Everyone is recording vocals at home now.
Even the artist I work with who are signed to Major labels are recording at home.
I think it’s the best way to record too. You don’t have to stress out about the studio bill, and you can start recording whenever the inspiration strikes.
Many of my clients ask me about which microphone and mic preamp to get, and I understand that it’s essential. However, I usually say to buy the most expensive one you can. I think that’s all there is to it. The more money you spend, the better it’s going to sound. My favorite chain is a Neumann M149 into a Neve mic pre (or Neve BAE clone) followed by a Tube-Tech CL1B Compressor.
But rarely do people ask me the most important question of all.
How do I properly record my vocals at home?
Using the right technique and learning how to get the proper levels is more important than the gear in my opinion. Realizing how the room your recording in can affect the sound is paramount as well. Recording in a small room with lots of hard surfaces is going to sound bad, no matter what. So you want to record in a place with soft surfaces, like a carpet and sofa to suck up some of the reflections.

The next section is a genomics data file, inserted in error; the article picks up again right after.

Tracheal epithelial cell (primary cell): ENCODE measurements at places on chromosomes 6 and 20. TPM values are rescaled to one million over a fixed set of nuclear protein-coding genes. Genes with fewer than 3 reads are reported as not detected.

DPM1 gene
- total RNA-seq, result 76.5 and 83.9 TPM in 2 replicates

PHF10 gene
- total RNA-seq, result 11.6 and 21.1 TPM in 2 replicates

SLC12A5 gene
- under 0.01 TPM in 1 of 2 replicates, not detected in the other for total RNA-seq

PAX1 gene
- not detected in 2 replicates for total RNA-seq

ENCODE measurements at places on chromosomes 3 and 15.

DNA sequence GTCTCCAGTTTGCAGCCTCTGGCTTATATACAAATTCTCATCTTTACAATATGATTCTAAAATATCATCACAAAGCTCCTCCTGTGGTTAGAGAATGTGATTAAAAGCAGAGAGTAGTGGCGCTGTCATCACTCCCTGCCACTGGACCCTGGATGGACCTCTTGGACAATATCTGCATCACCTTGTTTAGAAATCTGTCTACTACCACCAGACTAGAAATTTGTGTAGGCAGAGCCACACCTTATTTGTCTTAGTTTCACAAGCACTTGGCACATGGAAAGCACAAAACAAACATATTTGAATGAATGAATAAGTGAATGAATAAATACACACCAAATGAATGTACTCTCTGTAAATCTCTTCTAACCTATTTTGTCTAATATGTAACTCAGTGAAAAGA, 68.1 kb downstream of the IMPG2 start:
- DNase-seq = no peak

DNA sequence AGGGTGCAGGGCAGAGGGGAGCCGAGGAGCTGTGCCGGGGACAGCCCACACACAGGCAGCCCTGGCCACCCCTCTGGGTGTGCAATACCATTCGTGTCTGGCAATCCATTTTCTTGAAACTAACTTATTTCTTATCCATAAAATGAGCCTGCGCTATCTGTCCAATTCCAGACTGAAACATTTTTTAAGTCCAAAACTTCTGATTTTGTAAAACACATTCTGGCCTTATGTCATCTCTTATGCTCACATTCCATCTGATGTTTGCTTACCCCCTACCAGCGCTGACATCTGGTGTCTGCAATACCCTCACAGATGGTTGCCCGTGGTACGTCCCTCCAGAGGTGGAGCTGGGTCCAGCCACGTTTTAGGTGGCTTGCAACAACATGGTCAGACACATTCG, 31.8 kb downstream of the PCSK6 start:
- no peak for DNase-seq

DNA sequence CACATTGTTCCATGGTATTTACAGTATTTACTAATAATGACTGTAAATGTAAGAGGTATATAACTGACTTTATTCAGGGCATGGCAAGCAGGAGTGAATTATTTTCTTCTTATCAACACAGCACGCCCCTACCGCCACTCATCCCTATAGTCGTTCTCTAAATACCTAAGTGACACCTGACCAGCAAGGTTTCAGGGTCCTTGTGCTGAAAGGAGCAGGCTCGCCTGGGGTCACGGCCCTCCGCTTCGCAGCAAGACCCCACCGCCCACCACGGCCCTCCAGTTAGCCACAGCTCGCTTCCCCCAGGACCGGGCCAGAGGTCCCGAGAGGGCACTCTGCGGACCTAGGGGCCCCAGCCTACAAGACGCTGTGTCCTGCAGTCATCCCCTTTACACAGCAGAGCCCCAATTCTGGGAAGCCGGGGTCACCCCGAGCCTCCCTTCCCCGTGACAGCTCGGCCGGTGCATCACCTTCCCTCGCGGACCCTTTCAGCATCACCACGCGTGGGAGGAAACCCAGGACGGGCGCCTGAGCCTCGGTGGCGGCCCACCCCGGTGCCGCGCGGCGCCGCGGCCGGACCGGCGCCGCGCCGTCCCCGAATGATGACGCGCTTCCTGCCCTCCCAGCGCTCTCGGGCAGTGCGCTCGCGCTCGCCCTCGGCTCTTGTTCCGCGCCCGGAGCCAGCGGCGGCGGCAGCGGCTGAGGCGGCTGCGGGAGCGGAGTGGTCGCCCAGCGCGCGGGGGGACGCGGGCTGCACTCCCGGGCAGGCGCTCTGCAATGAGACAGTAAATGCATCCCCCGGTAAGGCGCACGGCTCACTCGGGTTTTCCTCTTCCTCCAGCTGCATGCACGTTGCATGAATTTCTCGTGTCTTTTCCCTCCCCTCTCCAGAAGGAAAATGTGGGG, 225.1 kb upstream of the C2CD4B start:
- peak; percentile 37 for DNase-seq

The gain you set on your mic pre is significant as well. From time to time I will get vocals that are distorted. Usually, the reason for this is the artist couldn’t hear themselves. So instead of turning the music down, they turn the mic-pre up. Thus making the vocals distort the pre. When recording vocals if you can’t hear yourself, turn the music down and the headphones up. Never turn up the mic pre-up.
I was planning to shoot a well-done video on the process. Because I feel it’s a step that really kills what could be good sounding songs. However, I saw a video that Neumann put out and realized I didn’t have to. This video is so well done, that I think everyone should watch it before they record vocals at home.
So with that being said…watch the video below. Then hit me up to mix and master your song after.